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Amber Paulen

Clash of Civilizations Over an Elevator in Piazza Vittorio by Amara Lakhous

Amara Lakhous

Clash of Civilizations over an Elevator in Piazza Vittorio

5 May 2010


Mama mia! Only until I had the book in hand was I able to recite that title, a title much thicker than the book itself. Though I’ve never forgotten Piazza Vittorio and how a five minute walk down via Farini transported me to a Rome transformed. In Piazza Vittorio one can eat samosas fresh fried, buy chopsticks and rice noodles and tofu and vegetables I have no name for. In Piazza Vittorio it is no longer Italia per Italiani but Italia per tutti quanti!

No wonder in interviews, Amara Lakhous says that he has often observed something in Piazza Vittorio that occurred elsewhere in Rome, but much later. What happens when you amass transplanted cultures together—on a spectrum far away from the UN? Maybe, Italian comedy.

We had a long discussion about reality in Italian movies, and I strongly defended Italian comedy, which often takes on serious and sad subjects in a comic manner.

Clash of Civilizations over an Elevator in Piazza Vittorio is set in Piazza Vittorio, Rome, in an apartment building where a murder has taken place in the much disputed over elevator. The tenants give their testimony, defending Amedeo, whose tape recorded—and randomly dated—journal entries alternate with these first person narrations. As would be expected, we meet a serious range of characters.

If I have learned anything about the Romans it is that they are proud to be Roman, proud of their Romanaccio dialect, proud of their football whether Roma or Lazio. A Neapolitan will say Rome is in the North and a Milanese will say its in the South; Italians are easily divided, but what they all seem to agree on is Immigration. Just ask anyone: There are too many Romanians! Ask any North American: too many Mexicans!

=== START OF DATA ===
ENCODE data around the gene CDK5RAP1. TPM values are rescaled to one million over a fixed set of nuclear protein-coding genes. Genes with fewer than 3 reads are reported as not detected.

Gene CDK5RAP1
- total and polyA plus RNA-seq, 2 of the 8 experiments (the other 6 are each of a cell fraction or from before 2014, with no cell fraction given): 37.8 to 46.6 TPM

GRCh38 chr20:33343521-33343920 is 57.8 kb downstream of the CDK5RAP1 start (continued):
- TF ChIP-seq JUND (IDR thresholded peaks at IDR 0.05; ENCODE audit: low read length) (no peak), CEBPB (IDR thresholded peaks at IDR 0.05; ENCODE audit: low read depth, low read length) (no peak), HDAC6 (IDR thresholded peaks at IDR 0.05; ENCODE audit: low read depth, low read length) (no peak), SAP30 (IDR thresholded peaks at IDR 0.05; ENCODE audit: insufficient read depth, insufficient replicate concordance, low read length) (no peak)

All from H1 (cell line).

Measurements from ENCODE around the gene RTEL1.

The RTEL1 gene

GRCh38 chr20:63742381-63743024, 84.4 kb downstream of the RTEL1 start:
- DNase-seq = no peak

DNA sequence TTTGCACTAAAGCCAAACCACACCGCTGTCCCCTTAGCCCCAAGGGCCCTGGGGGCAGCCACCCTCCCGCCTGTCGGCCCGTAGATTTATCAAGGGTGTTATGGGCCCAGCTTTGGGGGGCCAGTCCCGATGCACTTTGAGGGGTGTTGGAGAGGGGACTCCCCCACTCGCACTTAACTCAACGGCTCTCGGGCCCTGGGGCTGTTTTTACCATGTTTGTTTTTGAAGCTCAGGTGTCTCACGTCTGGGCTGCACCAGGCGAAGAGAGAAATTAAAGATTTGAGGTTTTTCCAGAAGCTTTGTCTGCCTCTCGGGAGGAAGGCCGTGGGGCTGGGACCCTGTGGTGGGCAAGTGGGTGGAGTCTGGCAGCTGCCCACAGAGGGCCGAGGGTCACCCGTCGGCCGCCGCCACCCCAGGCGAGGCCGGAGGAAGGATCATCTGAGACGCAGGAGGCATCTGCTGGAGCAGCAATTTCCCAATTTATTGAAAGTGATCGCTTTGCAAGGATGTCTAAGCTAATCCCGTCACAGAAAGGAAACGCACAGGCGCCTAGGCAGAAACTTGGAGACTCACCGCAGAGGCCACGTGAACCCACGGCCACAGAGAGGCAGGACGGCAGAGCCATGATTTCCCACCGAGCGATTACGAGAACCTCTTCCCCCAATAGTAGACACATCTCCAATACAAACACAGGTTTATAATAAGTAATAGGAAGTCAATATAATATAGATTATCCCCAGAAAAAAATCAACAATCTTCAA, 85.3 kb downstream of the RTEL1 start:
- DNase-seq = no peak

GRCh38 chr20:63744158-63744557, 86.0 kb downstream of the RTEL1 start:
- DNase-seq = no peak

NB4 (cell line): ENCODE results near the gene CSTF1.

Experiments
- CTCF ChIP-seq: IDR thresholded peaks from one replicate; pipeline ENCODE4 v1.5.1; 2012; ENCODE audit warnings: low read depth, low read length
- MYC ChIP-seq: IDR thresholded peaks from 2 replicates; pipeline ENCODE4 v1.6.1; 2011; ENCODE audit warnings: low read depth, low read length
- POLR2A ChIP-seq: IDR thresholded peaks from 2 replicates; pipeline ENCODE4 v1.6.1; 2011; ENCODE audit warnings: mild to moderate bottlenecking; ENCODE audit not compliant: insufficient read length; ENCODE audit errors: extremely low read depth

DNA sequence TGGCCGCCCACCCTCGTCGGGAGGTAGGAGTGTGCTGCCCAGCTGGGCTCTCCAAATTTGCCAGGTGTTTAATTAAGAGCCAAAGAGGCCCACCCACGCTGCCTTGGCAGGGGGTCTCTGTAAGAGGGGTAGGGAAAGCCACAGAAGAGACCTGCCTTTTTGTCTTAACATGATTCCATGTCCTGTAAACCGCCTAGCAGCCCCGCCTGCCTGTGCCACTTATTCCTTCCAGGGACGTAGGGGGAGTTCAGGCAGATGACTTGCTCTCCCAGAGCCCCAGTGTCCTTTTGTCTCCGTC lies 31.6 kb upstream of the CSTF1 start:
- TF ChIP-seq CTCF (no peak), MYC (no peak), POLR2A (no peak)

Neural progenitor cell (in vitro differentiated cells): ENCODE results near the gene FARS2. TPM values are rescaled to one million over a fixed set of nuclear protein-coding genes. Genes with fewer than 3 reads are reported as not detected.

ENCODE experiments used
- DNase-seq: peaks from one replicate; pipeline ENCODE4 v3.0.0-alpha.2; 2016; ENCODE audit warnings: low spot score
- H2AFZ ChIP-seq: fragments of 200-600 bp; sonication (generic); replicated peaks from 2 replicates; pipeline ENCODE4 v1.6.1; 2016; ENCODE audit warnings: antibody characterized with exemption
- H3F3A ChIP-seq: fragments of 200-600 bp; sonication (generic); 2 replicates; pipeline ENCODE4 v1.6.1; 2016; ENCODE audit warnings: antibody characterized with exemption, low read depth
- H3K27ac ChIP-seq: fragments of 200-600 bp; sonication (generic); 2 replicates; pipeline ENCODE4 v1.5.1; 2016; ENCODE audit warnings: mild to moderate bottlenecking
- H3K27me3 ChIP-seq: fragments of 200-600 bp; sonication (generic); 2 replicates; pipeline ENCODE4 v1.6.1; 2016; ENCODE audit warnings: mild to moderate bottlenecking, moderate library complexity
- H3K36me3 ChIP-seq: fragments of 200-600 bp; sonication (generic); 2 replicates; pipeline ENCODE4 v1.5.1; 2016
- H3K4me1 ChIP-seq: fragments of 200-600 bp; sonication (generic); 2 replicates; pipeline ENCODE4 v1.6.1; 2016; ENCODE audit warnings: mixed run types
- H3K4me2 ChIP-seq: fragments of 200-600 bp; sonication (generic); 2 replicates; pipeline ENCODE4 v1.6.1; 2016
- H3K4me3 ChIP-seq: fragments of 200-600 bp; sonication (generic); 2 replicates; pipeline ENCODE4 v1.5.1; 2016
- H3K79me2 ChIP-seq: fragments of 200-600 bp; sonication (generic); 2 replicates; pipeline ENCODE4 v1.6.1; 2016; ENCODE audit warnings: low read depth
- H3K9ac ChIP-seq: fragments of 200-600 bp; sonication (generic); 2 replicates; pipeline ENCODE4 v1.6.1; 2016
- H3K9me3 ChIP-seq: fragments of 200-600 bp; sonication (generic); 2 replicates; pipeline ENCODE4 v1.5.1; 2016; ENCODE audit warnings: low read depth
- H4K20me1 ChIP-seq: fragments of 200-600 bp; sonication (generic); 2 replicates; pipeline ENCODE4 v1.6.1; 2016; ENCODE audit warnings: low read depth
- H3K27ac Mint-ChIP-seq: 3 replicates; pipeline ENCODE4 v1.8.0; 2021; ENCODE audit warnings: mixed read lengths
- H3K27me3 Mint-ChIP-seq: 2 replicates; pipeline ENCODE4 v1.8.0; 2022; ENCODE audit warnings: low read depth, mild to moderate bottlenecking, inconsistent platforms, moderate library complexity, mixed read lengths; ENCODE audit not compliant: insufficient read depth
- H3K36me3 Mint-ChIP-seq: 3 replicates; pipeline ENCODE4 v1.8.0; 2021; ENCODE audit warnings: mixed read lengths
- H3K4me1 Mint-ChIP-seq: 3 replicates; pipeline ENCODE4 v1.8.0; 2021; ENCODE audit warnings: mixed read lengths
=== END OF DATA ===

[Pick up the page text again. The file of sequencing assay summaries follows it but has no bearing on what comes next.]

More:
Immigration is a touchy subject, it can be serious and sad. As I’ve quoted above, Clash of Civilizations over an Elevator in Piazza Vittorio, is a comedy; through tenants’ testimony the reader catches glimpses of immigration’s varied opinions that often oppose each other. Illustrated brilliantly by the topic that no one can agree on: Is Amedeo an immigrant? His Italian is superb, he knows Rome better than long-time Romans, the truth for him is not necessary, the past is something to move away from. Other immigrants don’t believe that he is an immigrant. He has either absorbed completely, or stands so far outside the “stereotype” that it ceases to exist.

And it brings up the most interesting question: Who is Roman anyway? Who is Italian? Who is any nationality, really? Around the basins of mesopotamia civilizations have always crowded; it has little to do with where you come from, where you’re going. I know from myself, my movement and my life make a much more suitable definition than any land mass I am in or have left.

Then there is the translation: it sucks. On the book’s back flap L’espresso praises Lakhous’ use of Neapolitan dialect and Roman slang. These were obviously only in the Italian edition for any translation of regional expressions that Anna Goldstein has made, have been rendered flat. Flat as in boring, flat as in monotone, flat as in the opposite of spoken Italian.

A good translation captures the poetry of a language in another language. Because a language has a feel, when rendering, say, Russian into English, the English text won’t “feel” English as much as it “feels” Russian. Everyday I listen to Italian, I laugh at the multifarious expressions and the ridiculous transliterations such words as Porco Madonna! would make. Porco Madonna. I can’t think of a similar expression in the English language, unless one likes the way “Pig Holy Mother!” rolls from the tongue.

No matter, this thin book rises above the poor translation. I’ve been thinking about gifting it (the Italian version) to some good Romans who would do well to think about other’s thoughts and opinions on Immigration.



Commentary for Clash of Civilizations over an Elevator in Piazza Vittorio


1 On Sunday 31 July 2011 Vincent wrote:

If I were translating Porco Madonna I would leave it untranslated. One of my current projects is a new English translation of Camus’ Le Mythe de Sisyphe, a philosophical essay which needs to be read as it was written, urgently and with passion. So I set myself the task of writing it as Camus would have written it if he could think in English. Even though my version is in idiomatic English as far as possible, it still feels French, I think.

2 On Monday 08 August 2011 Amber wrote:

What an undertaking! I wish you luck. I’ve had Le Mythe de Sisyphe sitting around for years, in English, but every time I’ve picked it up there has been something about it that made me set it down again.


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